Grabbing a dishtowel from the drawer and wetting it in the sink, I quickly scrub my shoes clean before pocketing the moist rag in my pocket. Can't be walking into the airport with bloodstained sneakers; I'd be tackled and dragged off for interrogation in seconds. I just had to get moving now while I still had enough time to make my flight before suspicions were aroused. I already have everything I need to start over packed in suitcases in the trunk of the secondhand car I'd bought with my new credit card. A credit card I'd gotten under my new name. With all the precautionary measures I've taken, any paper trail leading to me will stop the instant I get on that plane. The only thing left to do before I reach the airport is ditch this towel somewhere on the way there.
Slipping out into the night and making sure no one was awake to see me go, I silently make my way out of the neighborhood to the abandoned factory where I'd stashed my getaway vehicle. On the walk there, I can't help but reminisce about a different time. A different life, when I thought being a "family man" would bring me satisfaction. When Callie and I first met, our relationship was fire. Hot sex, loving embraces, promises of forever, the works. When we got married, I thought those promises would last. Even Greg's birth wasn't enough to knock the hopeless optimism out of me. It wasn't until a few months after Greg's birth that I began to resent the rut I'd dug out for myself.
A routine was quickly established once Callie and I became parents. While she went back to her job as a law firm receptionist to bring home the bacon, I'd stay at home and take care of Greg. Don't get me wrong, I loved having a careerwoman wife. Callie was as passionate and ambitious as she was before we married and I loved it. Those qualities were what drew me to her in the first place. But when your days become a litany of baby cries and diapers in need of changing, whatever giddy joy came with the idea of becoming a father quickly fades away. I'd keep a smile on my face for my child's sake and to keep Callie from feeling guilty about restarting her career. But on the inside, I was miserable--and my desire to escape began to grow. That growth continued blossoming with Luke's unplanned arrival into our lives. Seeing how happy Callie was to be giving Greg a little brother, I once again swallowed my growing discontent for the sake of my family.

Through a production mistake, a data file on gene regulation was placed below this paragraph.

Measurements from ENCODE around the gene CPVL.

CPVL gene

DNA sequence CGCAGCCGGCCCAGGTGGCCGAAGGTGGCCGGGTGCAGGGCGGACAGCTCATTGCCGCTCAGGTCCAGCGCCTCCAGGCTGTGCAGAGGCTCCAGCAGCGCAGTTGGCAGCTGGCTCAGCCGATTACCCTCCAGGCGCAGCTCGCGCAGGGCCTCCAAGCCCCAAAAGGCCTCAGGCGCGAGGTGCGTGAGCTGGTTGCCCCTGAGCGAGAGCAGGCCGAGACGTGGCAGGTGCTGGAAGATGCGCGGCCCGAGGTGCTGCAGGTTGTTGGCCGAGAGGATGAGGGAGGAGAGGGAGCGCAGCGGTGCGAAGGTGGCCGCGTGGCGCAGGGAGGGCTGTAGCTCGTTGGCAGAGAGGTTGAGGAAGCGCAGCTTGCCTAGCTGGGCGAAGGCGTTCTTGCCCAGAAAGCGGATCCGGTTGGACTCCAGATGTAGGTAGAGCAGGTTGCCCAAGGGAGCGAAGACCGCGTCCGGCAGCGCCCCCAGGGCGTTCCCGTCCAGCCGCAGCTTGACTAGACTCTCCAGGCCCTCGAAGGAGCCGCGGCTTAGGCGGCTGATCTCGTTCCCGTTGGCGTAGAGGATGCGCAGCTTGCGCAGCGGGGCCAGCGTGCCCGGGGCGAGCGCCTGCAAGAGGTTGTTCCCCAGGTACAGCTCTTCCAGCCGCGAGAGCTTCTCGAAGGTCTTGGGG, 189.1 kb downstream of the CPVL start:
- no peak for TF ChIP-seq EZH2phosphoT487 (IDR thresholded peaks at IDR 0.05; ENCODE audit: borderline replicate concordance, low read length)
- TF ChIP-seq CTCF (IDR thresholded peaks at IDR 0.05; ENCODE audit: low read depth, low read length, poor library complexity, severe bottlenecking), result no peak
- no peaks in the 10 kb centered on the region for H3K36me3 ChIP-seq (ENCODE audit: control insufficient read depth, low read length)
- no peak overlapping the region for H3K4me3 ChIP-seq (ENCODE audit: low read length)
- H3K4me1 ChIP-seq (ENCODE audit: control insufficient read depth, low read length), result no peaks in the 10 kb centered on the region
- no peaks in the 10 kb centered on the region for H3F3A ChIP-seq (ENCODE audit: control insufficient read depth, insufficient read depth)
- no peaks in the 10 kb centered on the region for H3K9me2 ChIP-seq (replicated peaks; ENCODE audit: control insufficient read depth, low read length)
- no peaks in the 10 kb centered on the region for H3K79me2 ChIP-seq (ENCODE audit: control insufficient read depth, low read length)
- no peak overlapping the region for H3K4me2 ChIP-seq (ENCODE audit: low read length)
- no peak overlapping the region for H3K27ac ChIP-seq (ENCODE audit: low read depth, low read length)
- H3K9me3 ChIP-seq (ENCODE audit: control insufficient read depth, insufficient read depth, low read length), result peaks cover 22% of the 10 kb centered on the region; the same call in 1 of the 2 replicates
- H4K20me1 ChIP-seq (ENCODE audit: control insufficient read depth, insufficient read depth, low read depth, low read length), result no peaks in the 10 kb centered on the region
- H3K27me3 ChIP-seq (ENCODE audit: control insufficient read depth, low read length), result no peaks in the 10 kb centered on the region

How I wish I had just done what had to be done right then.
Because once Luke was born, Greg had grown into his temper tantrum phase. Every day came with something else for him to scream and cry about: not being allowed Oreos before dinner, not getting the M-rated video game he saw a commercial for on TV, getting grounded for a failed math test. All that, on top of having to go through the familiar dreaded infant routine with Luke, had me on the verge of a meltdown. I began having nightmares where I'd finally snap and murder my beautiful children in the most ungodly ways imaginable. They even started to include snapshots of Callie getting mutilated in increasingly gruesome ways. The horrific scenes rocked me to my core. The week before I realized the solution, I'd made a habit of pretending to be asleep until Callie drifted off, allowing me to sneak down to the kitchen for some much-needed caffeine.
Then one night, it finally became clear to me: the only way I could free myself from my suburban shackles was to first set my family free.
And now that it's been done, I can finally make my own journey to freedom. I just pray that Callie and my boys (wherever they are now) can understand why I had to do this. Do I wish things could've turned out differently for us? Absolutely. But I can't dwell on "what ifs" anymore. All that I can do is end this painful chapter of my life and start fresh somewhere new. Reaching the car, I hop inside and start my drive to the airport.
I had a beautiful life. A beautiful house in a beautiful neighborhood with a beautiful wife and two beautiful kids. It just wasn't the life for me.